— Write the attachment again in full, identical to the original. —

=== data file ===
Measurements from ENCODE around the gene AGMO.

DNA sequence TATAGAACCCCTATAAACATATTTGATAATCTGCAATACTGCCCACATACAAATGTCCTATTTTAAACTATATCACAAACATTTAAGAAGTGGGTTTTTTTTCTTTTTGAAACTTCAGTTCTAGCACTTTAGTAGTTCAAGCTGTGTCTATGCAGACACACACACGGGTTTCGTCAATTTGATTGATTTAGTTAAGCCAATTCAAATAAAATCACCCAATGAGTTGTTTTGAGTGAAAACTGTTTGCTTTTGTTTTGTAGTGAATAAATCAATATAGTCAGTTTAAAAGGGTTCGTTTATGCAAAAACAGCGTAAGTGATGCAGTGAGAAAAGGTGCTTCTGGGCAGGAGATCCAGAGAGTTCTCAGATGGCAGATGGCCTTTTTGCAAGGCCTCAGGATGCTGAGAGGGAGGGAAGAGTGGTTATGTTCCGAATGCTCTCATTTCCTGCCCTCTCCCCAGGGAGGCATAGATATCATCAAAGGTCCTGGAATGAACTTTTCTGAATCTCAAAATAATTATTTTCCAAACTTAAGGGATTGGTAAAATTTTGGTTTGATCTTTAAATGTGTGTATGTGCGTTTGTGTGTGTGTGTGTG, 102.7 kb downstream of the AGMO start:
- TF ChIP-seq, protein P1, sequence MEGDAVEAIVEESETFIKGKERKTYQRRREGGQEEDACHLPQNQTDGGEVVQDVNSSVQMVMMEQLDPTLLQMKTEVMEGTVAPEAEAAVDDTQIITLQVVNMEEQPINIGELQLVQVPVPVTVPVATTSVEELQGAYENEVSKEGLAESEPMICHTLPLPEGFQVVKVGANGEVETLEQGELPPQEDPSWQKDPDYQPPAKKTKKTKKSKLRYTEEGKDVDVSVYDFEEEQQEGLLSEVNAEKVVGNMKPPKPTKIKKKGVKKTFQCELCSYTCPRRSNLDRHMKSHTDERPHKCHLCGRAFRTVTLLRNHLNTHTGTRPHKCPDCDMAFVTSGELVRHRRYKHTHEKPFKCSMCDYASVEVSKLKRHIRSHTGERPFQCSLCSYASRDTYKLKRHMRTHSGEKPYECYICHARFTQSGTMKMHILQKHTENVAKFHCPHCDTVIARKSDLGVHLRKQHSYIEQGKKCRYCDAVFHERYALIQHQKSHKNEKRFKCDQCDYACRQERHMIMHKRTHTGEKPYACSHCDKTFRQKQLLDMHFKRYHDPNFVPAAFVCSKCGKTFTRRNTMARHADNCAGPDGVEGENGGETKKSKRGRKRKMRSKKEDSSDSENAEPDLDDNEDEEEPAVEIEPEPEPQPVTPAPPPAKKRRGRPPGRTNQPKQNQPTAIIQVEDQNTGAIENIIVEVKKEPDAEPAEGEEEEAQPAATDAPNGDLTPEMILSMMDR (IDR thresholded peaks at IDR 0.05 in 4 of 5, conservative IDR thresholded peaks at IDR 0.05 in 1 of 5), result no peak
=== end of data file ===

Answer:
Measurements from ENCODE around the gene AGMO.

DNA sequence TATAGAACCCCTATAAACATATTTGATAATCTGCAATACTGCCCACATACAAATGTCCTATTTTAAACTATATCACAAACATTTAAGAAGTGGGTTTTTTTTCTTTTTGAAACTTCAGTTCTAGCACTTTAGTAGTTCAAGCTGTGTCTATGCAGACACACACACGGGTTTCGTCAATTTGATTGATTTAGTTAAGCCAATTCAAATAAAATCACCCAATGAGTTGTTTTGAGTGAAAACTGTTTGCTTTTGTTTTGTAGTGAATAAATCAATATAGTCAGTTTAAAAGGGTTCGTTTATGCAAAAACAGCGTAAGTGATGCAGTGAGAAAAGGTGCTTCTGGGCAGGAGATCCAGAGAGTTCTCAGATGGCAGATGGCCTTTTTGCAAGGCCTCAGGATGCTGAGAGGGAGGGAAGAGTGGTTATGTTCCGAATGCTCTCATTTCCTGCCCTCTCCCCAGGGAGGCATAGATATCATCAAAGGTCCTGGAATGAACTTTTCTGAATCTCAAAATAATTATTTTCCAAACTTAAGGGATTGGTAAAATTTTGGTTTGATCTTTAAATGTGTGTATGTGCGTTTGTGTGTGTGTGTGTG, 102.7 kb downstream of the AGMO start:
- TF ChIP-seq, protein P1, sequence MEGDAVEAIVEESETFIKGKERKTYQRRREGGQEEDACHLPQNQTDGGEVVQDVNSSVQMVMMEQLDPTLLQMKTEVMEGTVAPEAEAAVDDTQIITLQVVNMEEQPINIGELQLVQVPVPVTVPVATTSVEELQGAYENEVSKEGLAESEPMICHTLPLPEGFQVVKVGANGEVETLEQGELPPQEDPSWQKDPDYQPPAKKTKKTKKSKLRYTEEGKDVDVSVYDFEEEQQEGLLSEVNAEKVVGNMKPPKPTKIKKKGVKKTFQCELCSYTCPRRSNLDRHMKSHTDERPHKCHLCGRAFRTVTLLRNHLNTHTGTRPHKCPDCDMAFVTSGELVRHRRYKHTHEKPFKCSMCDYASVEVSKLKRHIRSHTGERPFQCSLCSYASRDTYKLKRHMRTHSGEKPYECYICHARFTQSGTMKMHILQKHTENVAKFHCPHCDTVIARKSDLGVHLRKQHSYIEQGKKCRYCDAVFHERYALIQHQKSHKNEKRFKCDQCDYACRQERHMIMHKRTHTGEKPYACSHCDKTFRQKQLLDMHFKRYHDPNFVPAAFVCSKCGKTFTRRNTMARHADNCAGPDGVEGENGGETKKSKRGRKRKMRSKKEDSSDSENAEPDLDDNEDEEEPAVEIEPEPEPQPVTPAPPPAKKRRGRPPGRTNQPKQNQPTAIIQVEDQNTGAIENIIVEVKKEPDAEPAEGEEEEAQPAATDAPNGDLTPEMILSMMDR (IDR thresholded peaks at IDR 0.05 in 4 of 5, conservative IDR thresholded peaks at IDR 0.05 in 1 of 5), result no peak